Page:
|University students in class. [PHOTOS: FILE/STANDARD]|
NAIROBI, KENYA: Only half of the more than 50,000 students who graduate annually are suitable for employment. And of these graduates, more than half are not suited to their career choice, the Inter University Council for East Africa (IUCEA) notes in a survey.
The damning report on the state of higher education in Kenya is corroborated by Ernst and Young, which assesses employability of graduates and the fledgling teaching and research system within the institutions of higher learning.
The IUCEA findings suggest that majority of those who graduate cannot land or will find it challenging to secure long-term employment in their fields of study.
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“That is only one part of the problem. The whole university education system should be rethought. We are no longer motivated by the quest for knowledge but rather by a primitive urge to acquire pieces of paper to secure jobs. For the instructors, it is a matter of making as much money from as many universities as possible,” Prof Sam Kubasu, an educationist, told The Standard on Sunday.
But others argue this ‘primitive urge to acquire papers’ has been fuelled by a proliferation of satellite campuses by flagship universities in a bid to make more money off Form Four leavers clueless on career choices and individuals seeking more qualifications.
“This cannot be accepted as truth. It is a chicken and egg situation, where we can’t really blame one thing on another. The only truth in this argument is that generally our higher education has been suffering progressively over the years,” said Prof Kubasu.
One of the key functions of universities, particularly in poor and developing states, is research. In the US and Britain, there was rising concern on the ability to maintain the standards of existing research universities. Germany had allocated resources to some key institutions, and Japan had funded competitive grants to create centres of excellence solely based on their research capabilities.
Emerging super power China has placed emphasis on creating ‘world-class’ research universities, and India is finally beginning to think about the quality of its mainstream institutions. Similar programmes to enhance standards exist in South Korea, Chile, Taiwan and elsewhere.
Several of Kenya’s traditionally strong universities have over the years sought to improve their quality in research, but several factors have stood on their path.
“Do we have the personnel to do this? Where are our lecturers? Our professors? They are busy shuttling between several campuses to make money. Those specifically wired to research are heading out to other friendlier institutions outside the country,” said Prof Patrick Okanya, a PHD in Biochemistry from the University of Bayreuth, Germany.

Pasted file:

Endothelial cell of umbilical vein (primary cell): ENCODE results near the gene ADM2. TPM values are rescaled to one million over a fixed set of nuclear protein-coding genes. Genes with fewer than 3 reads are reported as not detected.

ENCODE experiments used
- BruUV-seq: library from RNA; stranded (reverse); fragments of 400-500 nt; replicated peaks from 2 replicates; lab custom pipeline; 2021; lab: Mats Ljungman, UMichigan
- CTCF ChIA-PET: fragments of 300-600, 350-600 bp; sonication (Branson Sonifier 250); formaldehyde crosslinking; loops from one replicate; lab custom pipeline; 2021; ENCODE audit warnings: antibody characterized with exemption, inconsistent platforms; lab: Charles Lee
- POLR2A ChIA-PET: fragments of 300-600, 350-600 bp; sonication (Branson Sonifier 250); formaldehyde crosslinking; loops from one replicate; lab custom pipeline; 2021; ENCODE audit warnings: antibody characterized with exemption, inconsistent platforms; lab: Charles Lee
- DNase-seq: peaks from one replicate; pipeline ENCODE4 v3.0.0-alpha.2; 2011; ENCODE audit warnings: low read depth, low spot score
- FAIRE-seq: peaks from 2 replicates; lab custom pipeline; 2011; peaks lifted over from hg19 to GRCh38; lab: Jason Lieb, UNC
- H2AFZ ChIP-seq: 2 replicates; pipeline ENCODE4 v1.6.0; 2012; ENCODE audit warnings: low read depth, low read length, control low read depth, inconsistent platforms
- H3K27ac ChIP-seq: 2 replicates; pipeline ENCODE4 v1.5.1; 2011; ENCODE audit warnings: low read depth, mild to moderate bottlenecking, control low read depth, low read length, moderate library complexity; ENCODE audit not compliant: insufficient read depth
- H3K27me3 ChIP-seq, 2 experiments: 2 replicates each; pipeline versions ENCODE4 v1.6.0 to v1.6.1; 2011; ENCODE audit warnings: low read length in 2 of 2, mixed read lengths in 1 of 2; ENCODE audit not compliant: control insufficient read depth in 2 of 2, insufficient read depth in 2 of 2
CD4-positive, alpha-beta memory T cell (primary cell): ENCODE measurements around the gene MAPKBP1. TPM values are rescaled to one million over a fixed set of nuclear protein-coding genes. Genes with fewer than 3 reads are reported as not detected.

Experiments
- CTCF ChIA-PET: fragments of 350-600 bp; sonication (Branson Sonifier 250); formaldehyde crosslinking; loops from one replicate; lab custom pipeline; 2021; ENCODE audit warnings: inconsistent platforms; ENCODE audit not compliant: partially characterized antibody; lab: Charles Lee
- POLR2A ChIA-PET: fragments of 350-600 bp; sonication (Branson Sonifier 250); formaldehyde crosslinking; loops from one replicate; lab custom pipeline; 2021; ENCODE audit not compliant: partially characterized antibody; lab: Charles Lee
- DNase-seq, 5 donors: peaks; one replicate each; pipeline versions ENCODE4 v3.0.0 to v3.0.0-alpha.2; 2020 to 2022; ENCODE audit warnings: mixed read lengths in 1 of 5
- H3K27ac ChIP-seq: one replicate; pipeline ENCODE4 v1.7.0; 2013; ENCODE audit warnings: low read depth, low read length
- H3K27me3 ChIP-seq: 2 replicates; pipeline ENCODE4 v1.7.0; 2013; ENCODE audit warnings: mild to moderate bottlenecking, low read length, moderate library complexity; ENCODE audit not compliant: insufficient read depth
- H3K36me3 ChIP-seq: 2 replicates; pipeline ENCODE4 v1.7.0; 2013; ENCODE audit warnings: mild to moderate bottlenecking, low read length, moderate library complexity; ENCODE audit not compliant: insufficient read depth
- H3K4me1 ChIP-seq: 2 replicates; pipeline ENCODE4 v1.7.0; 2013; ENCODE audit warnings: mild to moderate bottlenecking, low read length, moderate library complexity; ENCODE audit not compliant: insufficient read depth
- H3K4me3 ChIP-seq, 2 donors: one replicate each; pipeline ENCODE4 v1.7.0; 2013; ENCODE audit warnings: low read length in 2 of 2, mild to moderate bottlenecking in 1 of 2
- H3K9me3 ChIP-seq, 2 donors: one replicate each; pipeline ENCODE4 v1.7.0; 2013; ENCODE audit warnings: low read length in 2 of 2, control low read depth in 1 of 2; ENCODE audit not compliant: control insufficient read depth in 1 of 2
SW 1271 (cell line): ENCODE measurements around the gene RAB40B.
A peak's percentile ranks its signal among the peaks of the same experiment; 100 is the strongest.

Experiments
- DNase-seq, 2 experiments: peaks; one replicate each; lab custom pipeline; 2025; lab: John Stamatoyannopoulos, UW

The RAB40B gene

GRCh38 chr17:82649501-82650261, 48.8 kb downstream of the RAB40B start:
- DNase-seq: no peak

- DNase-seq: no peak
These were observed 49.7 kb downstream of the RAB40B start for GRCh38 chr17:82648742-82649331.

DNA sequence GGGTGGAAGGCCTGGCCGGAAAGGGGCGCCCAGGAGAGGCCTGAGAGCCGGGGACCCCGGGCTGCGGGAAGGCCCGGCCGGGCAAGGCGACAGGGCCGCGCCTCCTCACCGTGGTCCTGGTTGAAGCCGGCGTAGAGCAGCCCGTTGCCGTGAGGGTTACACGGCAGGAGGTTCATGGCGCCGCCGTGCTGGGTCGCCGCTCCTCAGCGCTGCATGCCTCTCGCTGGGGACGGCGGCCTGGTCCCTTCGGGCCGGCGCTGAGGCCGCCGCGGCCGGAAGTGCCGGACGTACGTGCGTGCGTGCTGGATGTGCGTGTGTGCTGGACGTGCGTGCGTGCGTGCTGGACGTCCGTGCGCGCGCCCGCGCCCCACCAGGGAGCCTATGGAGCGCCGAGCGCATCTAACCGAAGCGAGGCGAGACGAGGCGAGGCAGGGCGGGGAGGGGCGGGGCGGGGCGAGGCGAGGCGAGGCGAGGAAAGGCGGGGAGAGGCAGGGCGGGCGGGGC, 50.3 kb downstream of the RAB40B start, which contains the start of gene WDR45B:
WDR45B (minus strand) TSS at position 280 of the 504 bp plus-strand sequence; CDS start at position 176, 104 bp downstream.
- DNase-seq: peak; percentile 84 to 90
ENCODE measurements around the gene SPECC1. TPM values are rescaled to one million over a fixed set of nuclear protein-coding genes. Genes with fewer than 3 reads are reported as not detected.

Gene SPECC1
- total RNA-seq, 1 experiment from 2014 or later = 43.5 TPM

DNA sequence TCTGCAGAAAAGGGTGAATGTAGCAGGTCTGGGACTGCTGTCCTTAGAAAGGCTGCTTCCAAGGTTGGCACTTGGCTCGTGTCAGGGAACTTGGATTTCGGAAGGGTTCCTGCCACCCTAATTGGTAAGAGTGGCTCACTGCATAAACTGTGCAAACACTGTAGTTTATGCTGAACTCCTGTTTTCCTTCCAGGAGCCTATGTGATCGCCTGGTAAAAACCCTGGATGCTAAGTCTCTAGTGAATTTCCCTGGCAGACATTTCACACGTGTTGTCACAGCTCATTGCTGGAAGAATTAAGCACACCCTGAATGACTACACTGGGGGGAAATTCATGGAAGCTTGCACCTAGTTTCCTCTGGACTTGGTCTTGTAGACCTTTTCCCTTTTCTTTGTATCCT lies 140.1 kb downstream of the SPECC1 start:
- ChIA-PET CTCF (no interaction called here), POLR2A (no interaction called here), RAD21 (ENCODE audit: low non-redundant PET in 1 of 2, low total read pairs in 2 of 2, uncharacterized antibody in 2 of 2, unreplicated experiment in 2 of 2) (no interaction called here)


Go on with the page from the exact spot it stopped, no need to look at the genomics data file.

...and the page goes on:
The 2013 statistics from the Commission for University Education show the number of professors in Kenya’s seven oldest public universities has risen by a measly just over 10 per cent over the past three years, while student numbers have shot up incredibly by 56 per cent, emphasising the challenge of adequate teaching staff. The number of professors rose marginally from 238 in 2010 to 265 by February 2013, bringing the academic staff numbers to the seven institutions to 5,189; up from approximately 4,800 three years prior.
During the same period, student enrollment shot from 140,000 in 2010 to 218,832 in 2013, further stretching an already stretched workforce resulting in a varying lecturer to student ratio. For instance, the University of Nairobi, with 57,162 students, has an academic staff of 1,610, translating to 1:36 lecturer to student ratio.
The same report indicates five of the seven universities have marginally increased the number of professors, while two have seen the number drop slightly. As at 2013, the University of Nairobi had the highest number of professors at 124, up from 110, followed by Moi University, which had 42, down from 49.
Kenyatta University had 29 full professors in 2010 but recorded 27 in 2013. Maseno saw its number of professors rise from 17 to 22. Jomo Kenyatta, Egerton and Masinde Muliro universities saw the numbers rise from 11 in 2013 to 22, 12 and 15 respectively.
Kenyatta University, which remains Kenya’s biggest university in terms of student enrolment (61,928), had 961 academics, translating to one lecturer for every 65 students. Moi University has a ratio of 1:47, with its 34,477 students and 736 teaching staff. The rest of the student/lecturer ratio in the remaining universities ranges from between 1:31 to 1:39.
Although the number of qualified lecturers has been rising, it lags far behind student growth, forcing many universities to hire under-qualified staff. Another challenge is turf wars by current heads of the research departments in public universities.
“In a lot of these institutions, there is a club mentality. These are department heads that make it so hard for one to get in. In some cases, you might come back home and find yourself more qualified than the department head… it becomes hard to get a job,” Dr Okanya says.
At some point, the university in which he did his doctorate offered him a job, but he chose to stay in Kenya. “But nine out of 10 times, one will return to his former university abroad… systems here rarely work. Most use outdated research material… Our labs use equipment from the cold war era. We can no longer compete with others when it comes to research,” Dr Okanya, a biological chemist, adds.
There is also the question of the crop of students in universities. Many of those called into public universities do not study the course they applied for, nor do they get to pick their second choice. For a majority, the course of study was often their third choice at the time of selection.